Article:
No states mandate annual active shooter training for police officers, according to an analysis by The Texas Tribune, ProPublica and FRONTLINE. In comparison, at least 37 states require such training in schools, typically on a yearly basis.
The month after the news organizations’ investigation was published, U.S. Attorney General Merrick Garland’s office released a scathing report that detailed a slew of failures during the Robb Elementary response. While visiting Uvalde, he told reporters that law enforcement agencies should immediately prioritize active shooter training.
While police academies in nearly every state require some form of active shooter training, five states — California, Georgia, Ohio, Washington and Vermont — do not require it for all recruits. A spokesperson for the police standards agency in Washington did not respond to a request for comment. A spokesperson for the Vermont police standards agency said the police academy curriculum is being reviewed but she could not comment on whether it will expand active shooter training to all officers. Officials with police standards agencies in the other three states said they are considering adding active shooter training to their police academy curriculum.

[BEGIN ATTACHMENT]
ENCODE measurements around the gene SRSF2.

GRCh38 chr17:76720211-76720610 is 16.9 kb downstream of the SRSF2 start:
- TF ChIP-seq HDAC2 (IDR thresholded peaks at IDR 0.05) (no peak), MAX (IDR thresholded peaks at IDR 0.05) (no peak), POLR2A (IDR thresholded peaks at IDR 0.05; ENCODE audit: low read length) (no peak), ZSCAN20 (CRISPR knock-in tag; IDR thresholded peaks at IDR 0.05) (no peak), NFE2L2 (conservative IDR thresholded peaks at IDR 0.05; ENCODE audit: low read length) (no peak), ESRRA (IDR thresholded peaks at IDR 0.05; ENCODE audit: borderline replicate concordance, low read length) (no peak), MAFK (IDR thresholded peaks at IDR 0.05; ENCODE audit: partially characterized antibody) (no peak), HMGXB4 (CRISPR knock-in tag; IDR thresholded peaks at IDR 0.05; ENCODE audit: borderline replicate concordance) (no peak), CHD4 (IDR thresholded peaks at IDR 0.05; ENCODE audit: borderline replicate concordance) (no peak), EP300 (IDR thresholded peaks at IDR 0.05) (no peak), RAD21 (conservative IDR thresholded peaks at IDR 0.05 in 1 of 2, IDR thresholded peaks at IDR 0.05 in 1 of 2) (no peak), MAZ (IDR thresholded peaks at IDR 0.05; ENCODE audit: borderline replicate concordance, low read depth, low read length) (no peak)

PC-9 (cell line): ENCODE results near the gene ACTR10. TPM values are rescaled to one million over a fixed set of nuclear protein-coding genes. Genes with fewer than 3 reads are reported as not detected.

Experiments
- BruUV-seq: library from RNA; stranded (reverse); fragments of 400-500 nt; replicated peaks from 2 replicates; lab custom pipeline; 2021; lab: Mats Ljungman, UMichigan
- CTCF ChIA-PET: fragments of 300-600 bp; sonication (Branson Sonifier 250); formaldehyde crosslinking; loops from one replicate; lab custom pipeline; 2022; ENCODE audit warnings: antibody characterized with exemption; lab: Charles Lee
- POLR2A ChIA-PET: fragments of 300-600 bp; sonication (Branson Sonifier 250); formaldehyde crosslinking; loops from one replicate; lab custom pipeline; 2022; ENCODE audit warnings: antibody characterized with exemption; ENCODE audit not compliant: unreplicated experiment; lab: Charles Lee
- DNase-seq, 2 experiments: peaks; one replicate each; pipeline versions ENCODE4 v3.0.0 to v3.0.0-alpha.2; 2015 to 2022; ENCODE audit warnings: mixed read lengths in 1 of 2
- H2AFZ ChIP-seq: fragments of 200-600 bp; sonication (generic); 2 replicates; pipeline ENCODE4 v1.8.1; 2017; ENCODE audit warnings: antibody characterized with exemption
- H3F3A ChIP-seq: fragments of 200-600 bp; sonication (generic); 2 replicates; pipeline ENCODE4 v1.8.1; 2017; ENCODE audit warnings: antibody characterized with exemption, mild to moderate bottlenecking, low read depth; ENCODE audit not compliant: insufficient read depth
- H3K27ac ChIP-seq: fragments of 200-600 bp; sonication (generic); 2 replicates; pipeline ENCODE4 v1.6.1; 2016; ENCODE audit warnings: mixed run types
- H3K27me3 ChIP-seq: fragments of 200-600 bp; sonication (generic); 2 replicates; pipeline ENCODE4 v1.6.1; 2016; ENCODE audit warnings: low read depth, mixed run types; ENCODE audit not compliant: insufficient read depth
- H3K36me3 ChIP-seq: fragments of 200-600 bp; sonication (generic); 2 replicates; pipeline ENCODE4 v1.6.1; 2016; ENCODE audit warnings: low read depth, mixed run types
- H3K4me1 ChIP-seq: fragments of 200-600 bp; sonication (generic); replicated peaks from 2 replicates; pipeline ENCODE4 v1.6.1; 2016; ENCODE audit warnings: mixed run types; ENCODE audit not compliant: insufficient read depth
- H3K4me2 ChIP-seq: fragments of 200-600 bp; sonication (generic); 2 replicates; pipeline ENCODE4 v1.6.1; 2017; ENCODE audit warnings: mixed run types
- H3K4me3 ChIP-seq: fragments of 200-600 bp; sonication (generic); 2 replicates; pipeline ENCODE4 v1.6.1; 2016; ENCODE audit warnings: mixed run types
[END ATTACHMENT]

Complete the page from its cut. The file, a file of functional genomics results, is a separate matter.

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Source: Texas Tribune BY Lexi Churchill and Lomi Kriel
Photo: A memorial honors victims of the 2018 shooting at Santa Fe High School. Credit: REUTERS/Jonathan Bachman